For petticoats, I wore a cotton/net full length petti that I made a few years ago. It is full length, so I had to pin it up by about 6″ for this photoshoot. And that was stacked on top of two knee length tulle petticoats (specifically, this one).

I’ve been really unhappy with the volume in my other 40s/30s skirts and I thought this would be a good solution. And I was right, look at that poof!

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And as always, thanks for reading! I hope you enjoyed!

 

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1840’s Dotted Dress – Part Three

Today I have the final post about making my orange 1840’s dress to share! I planned on this going up sooner…but we all know how my blog plans go (the don’t).

However I can promise that this post will be followed by one with photos of the finished garment when worn!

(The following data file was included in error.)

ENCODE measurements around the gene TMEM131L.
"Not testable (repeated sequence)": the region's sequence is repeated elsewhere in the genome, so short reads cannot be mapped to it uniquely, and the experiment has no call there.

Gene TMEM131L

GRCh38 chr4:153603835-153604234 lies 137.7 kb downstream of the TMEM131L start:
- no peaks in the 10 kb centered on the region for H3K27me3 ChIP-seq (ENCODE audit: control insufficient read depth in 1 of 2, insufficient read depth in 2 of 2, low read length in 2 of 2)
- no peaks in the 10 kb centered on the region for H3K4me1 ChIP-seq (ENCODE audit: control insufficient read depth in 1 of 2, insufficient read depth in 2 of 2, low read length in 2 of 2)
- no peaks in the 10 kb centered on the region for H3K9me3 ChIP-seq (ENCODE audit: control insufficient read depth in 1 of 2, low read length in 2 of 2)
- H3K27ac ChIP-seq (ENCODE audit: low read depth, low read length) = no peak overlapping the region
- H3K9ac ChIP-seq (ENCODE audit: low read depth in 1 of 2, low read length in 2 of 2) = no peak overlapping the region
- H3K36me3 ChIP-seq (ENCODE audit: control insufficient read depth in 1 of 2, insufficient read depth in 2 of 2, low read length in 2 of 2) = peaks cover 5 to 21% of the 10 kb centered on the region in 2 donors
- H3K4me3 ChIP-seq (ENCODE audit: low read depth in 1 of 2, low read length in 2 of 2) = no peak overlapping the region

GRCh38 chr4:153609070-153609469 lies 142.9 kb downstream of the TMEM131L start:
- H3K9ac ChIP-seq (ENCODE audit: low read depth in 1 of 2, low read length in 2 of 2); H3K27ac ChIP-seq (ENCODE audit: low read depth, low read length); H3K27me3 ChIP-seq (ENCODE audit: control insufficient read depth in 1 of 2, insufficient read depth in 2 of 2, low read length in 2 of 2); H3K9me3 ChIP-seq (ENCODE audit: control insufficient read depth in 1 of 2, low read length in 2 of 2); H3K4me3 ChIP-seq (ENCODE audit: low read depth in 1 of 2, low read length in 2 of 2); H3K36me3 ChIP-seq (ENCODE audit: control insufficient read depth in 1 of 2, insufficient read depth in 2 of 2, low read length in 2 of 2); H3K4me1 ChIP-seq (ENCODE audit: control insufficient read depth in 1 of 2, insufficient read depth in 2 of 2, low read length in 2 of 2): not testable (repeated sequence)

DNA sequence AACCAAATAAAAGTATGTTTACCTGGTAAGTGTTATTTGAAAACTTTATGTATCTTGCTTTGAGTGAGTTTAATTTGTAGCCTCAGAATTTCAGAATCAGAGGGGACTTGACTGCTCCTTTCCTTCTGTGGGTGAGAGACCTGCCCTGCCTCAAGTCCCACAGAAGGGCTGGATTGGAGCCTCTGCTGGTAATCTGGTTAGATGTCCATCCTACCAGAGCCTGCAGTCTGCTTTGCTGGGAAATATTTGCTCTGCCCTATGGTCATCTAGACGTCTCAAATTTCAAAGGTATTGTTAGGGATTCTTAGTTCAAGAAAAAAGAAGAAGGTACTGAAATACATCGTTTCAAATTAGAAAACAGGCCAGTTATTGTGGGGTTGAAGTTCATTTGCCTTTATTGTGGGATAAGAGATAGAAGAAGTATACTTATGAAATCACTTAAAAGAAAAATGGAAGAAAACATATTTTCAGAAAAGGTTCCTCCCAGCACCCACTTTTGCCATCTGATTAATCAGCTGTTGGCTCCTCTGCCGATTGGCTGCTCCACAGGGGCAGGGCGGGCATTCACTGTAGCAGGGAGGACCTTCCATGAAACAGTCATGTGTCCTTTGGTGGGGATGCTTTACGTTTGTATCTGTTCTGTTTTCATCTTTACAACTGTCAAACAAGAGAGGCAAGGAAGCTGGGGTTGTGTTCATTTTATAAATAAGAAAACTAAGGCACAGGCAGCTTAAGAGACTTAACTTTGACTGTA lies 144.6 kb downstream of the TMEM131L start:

The last post ended with a finished bodice – (if you missed that post, it can be read here) but there was more work to be done! Like making the skirt, and a matching headpiece.

Because you need a matching headpiece.

The skirt was really easy – it’s just three 42″ wide panels seamed together, hemmed, and gathered down to match the waist measurement of the bodice.

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After stitching the pieces together I folded the bottom edge inward by a half inch.

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Then I folded the bottom edge inward by three inches, and stitched it down by hand to avoid visible topstitching.